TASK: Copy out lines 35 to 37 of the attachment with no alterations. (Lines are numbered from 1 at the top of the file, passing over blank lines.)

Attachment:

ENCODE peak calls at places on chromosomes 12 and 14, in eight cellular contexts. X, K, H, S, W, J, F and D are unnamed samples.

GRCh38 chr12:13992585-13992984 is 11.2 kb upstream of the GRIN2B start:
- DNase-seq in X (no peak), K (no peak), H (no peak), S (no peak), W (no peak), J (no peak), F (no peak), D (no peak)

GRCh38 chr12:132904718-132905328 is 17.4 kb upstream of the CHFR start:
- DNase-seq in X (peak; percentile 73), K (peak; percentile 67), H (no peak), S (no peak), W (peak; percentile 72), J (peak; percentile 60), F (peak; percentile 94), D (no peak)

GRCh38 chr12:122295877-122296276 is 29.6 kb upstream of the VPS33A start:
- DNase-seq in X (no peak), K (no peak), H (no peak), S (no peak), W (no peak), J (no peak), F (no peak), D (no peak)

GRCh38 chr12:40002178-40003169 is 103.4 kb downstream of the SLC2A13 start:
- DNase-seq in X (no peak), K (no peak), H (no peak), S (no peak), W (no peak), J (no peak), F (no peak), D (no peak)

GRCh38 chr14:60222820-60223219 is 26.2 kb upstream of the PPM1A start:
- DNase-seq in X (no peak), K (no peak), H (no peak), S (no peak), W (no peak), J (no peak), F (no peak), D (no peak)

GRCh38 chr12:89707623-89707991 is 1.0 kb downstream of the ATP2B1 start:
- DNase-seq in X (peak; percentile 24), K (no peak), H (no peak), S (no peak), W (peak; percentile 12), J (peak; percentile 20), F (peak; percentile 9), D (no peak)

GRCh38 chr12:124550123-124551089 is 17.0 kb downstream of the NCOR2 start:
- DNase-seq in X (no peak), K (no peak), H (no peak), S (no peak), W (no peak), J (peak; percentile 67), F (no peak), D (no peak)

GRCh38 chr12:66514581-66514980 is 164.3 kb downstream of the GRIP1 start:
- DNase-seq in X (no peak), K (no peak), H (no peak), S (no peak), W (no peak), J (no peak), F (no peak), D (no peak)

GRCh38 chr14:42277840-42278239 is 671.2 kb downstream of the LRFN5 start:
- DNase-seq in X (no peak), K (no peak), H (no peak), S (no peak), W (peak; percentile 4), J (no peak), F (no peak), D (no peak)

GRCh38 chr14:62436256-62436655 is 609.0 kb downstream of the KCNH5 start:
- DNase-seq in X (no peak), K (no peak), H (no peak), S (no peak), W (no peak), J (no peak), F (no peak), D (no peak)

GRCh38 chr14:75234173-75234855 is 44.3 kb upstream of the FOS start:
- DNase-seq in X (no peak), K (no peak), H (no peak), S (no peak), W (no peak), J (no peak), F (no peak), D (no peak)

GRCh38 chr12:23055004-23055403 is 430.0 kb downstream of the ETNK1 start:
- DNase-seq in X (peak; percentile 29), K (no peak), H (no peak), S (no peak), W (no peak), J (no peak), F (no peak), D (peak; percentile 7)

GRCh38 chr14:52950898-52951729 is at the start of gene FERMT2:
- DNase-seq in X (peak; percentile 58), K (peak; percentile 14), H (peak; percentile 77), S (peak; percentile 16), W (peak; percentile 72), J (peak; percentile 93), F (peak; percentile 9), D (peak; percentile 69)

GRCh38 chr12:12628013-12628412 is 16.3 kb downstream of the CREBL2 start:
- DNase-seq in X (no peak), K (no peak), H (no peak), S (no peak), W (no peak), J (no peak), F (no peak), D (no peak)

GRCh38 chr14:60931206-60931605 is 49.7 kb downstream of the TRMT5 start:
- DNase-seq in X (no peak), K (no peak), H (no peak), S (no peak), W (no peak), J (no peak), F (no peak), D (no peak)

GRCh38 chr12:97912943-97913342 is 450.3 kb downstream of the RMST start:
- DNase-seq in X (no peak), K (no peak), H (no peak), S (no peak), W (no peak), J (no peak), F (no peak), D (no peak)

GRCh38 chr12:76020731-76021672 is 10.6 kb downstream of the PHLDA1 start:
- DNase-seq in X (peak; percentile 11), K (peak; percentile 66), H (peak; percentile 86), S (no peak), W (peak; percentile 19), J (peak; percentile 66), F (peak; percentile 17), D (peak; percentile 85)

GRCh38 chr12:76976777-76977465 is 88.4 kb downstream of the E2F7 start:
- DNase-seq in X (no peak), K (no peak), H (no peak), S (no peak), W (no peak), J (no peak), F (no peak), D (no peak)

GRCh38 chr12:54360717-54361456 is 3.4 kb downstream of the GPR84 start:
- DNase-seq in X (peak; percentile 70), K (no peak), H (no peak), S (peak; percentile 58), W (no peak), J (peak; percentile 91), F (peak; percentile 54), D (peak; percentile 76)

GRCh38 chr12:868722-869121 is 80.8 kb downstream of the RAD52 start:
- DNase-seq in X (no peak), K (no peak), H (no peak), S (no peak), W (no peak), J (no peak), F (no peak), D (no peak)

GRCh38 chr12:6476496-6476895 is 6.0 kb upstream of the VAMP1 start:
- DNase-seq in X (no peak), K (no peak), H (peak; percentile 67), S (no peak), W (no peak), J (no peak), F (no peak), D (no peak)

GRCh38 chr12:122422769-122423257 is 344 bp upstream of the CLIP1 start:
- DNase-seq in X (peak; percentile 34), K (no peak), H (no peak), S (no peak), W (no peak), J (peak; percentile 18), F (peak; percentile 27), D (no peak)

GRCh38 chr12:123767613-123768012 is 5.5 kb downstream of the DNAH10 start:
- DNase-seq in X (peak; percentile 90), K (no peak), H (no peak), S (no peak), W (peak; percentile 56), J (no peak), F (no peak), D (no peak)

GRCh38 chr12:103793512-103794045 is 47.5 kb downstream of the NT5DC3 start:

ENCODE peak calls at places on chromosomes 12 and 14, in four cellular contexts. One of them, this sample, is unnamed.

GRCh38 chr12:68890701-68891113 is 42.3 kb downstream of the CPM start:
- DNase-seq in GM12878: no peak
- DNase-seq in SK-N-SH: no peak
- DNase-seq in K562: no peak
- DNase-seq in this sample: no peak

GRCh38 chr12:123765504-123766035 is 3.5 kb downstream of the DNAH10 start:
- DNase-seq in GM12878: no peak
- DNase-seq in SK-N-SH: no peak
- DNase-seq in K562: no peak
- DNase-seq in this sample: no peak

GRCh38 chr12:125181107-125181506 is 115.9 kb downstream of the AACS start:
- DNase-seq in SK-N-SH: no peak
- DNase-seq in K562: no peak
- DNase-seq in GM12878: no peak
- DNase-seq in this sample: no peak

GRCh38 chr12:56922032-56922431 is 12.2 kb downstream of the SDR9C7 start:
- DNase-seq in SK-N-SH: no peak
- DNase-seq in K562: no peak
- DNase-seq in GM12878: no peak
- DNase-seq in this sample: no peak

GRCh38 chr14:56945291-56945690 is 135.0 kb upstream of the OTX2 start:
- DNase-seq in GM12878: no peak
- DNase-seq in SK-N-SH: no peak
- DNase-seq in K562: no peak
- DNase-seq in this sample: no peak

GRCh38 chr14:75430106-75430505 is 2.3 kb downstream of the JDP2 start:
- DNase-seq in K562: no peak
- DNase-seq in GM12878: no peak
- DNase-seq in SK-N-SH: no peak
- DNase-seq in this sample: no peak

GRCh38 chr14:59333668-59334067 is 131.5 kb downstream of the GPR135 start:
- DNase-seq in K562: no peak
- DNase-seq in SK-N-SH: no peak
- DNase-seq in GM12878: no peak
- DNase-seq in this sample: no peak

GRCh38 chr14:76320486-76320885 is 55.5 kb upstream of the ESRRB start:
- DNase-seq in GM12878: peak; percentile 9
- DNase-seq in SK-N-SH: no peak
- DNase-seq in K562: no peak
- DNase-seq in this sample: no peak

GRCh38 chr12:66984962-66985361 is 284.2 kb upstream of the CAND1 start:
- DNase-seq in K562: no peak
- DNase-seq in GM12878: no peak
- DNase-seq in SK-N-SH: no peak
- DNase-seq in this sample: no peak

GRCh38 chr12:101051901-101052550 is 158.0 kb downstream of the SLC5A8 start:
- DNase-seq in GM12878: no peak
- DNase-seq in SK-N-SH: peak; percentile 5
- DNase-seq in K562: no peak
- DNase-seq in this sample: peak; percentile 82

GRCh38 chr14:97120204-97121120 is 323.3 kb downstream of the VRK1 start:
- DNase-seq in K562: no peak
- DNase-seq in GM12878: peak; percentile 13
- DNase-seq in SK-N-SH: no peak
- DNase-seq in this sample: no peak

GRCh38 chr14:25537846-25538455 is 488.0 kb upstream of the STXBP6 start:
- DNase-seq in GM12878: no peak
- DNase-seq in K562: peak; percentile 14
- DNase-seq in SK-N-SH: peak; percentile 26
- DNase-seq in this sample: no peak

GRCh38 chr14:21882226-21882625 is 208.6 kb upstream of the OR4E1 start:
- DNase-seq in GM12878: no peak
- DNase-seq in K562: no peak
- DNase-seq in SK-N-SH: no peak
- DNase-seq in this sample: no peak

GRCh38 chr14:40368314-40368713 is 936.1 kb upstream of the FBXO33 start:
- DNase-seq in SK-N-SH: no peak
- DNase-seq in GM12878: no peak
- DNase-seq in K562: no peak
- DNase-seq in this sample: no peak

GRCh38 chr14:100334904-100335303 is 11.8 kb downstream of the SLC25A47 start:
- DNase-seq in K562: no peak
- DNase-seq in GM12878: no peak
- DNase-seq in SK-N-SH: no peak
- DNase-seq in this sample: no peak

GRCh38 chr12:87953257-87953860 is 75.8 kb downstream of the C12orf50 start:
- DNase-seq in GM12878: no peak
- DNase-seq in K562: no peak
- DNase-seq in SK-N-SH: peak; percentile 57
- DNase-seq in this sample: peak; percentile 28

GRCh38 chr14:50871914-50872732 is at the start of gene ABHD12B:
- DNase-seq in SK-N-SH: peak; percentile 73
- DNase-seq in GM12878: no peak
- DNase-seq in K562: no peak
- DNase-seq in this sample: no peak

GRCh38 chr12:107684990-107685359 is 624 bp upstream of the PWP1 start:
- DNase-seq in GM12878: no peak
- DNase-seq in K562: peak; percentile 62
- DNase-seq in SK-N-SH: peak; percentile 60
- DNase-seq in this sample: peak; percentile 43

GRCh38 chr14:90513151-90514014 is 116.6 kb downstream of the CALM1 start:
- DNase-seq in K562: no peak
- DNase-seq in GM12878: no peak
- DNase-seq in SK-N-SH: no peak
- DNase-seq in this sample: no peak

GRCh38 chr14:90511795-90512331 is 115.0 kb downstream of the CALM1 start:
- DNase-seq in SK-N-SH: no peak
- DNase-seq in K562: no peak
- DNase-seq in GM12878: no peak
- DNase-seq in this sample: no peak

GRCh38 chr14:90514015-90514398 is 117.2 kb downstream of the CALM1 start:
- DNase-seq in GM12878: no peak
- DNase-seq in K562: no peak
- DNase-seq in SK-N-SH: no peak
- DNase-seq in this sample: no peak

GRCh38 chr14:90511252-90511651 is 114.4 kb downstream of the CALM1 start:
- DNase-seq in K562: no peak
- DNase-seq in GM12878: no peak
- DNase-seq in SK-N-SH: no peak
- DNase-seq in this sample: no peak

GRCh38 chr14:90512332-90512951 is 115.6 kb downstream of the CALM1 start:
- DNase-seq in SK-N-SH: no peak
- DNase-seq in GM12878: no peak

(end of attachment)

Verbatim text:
- DNase-seq in X (peak; percentile 11), K (peak; percentile 66), H (peak; percentile 86), S (no peak), W (peak; percentile 19), J (peak; percentile 66), F (peak; percentile 17), D (peak; percentile 85)

GRCh38 chr12:76976777-76977465 is 88.4 kb downstream of the E2F7 start:
- DNase-seq in X (no peak), K (no peak), H (no peak), S (no peak), W (no peak), J (no peak), F (no peak), D (no peak)